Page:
Sailing Komodo Island in Indonesia
I’ll be honest – I didn’t know much about Komodo Island before I was told I’d be visiting it on a work trip to Indonesia. And while I was excited to see the feared Komodo dragons in the flesh, I was actually most looking forward to trekking through the rice paddies of Ubud and stretching out on the beaches of Seminyak. But while Bali was amazing, it was Komodo I was telling everyone about when I returned home. I spent two days at sea, sailing around the mesmerising national park, watching the best sunrises and sunsets I’ve ever seen and getting up close to some of the most fascinating wildlife on the planet – including the captivating dragons. Here’s what it’s like to sail around Komodo Island…
After flying into Labuan Bajo from Bali, the first glimpse of my home for two nights was from the deck of Plataran Komodo Resort & Spa; our phinisi schooner was floating gently on the ocean, sails billowing in the breeze. As we hopped aboard a speedboat and set foot onboard, I was greeted with a cool towel and a chilled glass of orange juice. After dumping my bags in my ensuite cabin – one of five onboard – I stretched out on a beanbag on the upper deck as we made our way to Kalong Island. Soon, we anchored in what felt like the middle of the ocean. The only sound we could hear was the gentle lap of the waves, as the sunset cast a golden hue over the water. Seconds later, a flurry of bats emerged from a cave the rest of us hadn’t even noticed and soared above us, on the hunt for food… the first of many amazing wildlife experiences I encountered on the trip.
If I thought the sunset was spectacular, nothing could have prepared me for the sunrise. We were up at 5am the next morning and ushered into a speedboat, before zipping across the inky black ocean to Padar Island. Renowned as one of the best spots in Indonesia for sunrise, we began our trek up to the top, watching the scenery slowly come into view around us. The burning sun cast an orange glow on the undulating hills and shimmering water – it was like something out of Jurassic Park. The climb was tough, but so worth it – we reached the top just as the brilliant sun made its way up from behind the ocean. It was so peaceful; the sky a kaleidoscopic mix of pink, orange and yellow. We stood here for the best part of an hour, drinking in the view; it was the best sunrise I’ve ever seen.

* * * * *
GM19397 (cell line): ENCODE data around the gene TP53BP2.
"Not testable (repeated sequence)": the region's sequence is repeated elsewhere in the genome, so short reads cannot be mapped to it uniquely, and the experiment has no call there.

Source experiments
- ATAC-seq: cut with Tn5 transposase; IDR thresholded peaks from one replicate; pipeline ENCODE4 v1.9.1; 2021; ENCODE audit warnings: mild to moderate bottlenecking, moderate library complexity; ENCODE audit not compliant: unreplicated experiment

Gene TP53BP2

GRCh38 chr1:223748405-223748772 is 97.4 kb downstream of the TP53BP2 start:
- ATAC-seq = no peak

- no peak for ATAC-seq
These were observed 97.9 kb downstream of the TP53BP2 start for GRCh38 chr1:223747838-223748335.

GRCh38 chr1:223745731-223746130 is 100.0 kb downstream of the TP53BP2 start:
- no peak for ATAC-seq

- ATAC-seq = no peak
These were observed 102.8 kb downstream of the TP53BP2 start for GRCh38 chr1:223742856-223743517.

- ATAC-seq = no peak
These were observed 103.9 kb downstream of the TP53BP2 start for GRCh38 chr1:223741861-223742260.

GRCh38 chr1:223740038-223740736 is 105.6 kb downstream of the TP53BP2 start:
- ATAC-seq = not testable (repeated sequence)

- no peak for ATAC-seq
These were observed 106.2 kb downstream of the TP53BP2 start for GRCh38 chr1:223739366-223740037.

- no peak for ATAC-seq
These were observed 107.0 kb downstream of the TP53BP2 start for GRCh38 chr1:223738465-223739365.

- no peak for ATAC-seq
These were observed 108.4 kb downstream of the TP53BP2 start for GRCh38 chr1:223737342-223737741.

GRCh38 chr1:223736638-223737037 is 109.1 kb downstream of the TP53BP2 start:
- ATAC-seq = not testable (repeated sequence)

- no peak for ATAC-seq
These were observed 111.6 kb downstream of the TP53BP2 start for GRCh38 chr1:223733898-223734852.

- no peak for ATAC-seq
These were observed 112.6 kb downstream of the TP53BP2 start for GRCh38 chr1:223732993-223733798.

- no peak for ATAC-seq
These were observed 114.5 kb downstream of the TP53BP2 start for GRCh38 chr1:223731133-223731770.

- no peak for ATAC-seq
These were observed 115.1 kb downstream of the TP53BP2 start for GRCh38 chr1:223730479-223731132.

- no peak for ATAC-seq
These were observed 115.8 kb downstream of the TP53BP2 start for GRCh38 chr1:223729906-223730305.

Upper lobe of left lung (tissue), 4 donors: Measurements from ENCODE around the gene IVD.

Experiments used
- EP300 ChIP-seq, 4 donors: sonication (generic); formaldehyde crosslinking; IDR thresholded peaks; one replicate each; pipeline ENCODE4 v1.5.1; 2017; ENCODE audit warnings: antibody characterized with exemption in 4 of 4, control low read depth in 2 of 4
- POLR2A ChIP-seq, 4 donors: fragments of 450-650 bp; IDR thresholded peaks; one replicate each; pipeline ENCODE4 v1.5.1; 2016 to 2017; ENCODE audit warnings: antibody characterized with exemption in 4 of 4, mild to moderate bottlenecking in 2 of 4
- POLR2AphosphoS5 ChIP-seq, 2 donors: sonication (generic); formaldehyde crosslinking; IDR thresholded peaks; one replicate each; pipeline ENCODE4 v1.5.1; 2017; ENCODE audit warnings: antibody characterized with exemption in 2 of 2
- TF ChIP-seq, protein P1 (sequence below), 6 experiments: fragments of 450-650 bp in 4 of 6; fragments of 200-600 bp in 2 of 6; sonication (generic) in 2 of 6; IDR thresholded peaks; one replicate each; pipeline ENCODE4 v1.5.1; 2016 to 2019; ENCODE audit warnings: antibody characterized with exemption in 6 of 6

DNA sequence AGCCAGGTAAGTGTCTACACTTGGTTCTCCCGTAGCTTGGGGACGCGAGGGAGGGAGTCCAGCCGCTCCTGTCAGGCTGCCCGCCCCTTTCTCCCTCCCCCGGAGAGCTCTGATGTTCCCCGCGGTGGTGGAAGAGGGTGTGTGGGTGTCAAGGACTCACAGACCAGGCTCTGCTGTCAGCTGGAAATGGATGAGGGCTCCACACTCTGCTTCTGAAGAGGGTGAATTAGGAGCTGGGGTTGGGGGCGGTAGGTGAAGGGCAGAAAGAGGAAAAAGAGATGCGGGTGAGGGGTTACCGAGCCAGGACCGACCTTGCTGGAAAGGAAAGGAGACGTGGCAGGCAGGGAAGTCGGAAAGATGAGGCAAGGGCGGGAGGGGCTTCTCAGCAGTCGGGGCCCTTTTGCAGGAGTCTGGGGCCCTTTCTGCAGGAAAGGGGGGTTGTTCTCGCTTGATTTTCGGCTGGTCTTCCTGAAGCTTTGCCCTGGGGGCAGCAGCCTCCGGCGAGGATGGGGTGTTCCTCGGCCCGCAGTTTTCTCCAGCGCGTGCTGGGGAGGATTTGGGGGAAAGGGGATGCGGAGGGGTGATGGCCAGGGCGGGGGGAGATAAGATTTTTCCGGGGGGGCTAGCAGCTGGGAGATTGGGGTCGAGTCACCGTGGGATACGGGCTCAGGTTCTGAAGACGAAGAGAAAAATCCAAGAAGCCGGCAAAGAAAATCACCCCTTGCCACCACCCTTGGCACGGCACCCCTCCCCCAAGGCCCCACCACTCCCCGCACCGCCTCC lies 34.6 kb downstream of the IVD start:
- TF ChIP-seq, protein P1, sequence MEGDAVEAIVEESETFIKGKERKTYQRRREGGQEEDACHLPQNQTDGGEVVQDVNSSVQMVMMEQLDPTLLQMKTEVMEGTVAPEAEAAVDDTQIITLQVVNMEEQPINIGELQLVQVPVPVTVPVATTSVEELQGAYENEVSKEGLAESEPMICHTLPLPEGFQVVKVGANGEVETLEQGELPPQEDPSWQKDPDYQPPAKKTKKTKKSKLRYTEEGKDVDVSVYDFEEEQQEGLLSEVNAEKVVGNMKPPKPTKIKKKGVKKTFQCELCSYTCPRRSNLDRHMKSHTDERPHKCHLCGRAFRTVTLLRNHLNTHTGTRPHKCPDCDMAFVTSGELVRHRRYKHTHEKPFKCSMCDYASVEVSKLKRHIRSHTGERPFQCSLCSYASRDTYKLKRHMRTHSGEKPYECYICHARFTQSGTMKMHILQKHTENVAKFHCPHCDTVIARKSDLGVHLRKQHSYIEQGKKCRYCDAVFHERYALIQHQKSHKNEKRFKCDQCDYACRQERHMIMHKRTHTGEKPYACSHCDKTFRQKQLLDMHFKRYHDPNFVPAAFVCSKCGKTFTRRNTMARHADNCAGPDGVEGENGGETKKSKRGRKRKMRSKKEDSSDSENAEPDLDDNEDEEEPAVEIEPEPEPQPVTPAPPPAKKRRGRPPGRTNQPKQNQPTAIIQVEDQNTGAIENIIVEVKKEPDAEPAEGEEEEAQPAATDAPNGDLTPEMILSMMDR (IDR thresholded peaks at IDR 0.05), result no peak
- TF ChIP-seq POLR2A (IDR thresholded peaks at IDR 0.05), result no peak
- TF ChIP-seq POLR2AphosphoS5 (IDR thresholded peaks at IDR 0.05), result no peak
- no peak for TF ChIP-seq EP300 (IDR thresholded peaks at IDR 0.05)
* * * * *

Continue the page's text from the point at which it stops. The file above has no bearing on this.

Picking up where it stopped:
Soon it was time to discover what we’d come here for – the feared Komodo dragon. The heaviest lizards on Earth can only be found in Komodo National Park, and they will eat almost anything – including water buffalo, and even fellow Komodo dragons! We’d been warned not to underestimate their speed either; they can run at 12 miles per hour. With these alarming facts fresh in our minds, we jumped in a speedboat once more to Rinca Island, one of the best places to spot the dragons in their natural environment. We’d barely stepped off the boat before we saw one – a small dragon making its way towards us. “Don’t be fooled by their size; the small ones are often the most deadly.” I turned around to find another, much larger dragon, staring me down. It is hard not to be wowed by these magnificent beasts; they are so much bigger in real life than I’d anticipated, tails whipping behind them and tongues darting in and out. Some were lazing in the sun, others were hunting out food – one was staring down a deer, about to strike. The deer must have sensed danger, as it quickly scarpered, racing through the undergrowth out of sight. The dragon stayed exactly where it was – lying in wait for its next potential prey. All too soon, our time with these unique creatures was up and it was back to the boat.
As if that wasn’t enough excitement for one day, we spent the afternoon sailing to Pantai Merah – one of the few pink beaches in the world. As we hopped aboard the speedboat once more, the blushing sand soon came into view; it was almost glowing under the golden sun, and we had the beach all to ourselves. I sat down and ran the pink sand through my fingers, before searching for sun-bleached seashells. As I bent down to pick one up, I noticed a movement out of the corner of my eye – it was a Komodo dragon, sitting in the sun several metres away; a sharp reminder that I was on a beach unlike any other.
The night sky
Our final night onboard gave us our last chance to catch one more incredible sunset. I’m not sure if it was the light reflecting off the water, or how peaceful it was on the boat, but the sunsets I experienced were genuinely some of the best I’ve ever seen. I lay back on a beanbag as the sun dropped beneath the ocean and waited for the night sky to appear. It wasn’t long before the first twinkling stars emerged; as the sky slowly turned indigo, the glittering tapestry above shone bright. I could see the entire Milky Way and it was mesmerising. I couldn’t think of a better way to end my sailing adventure.
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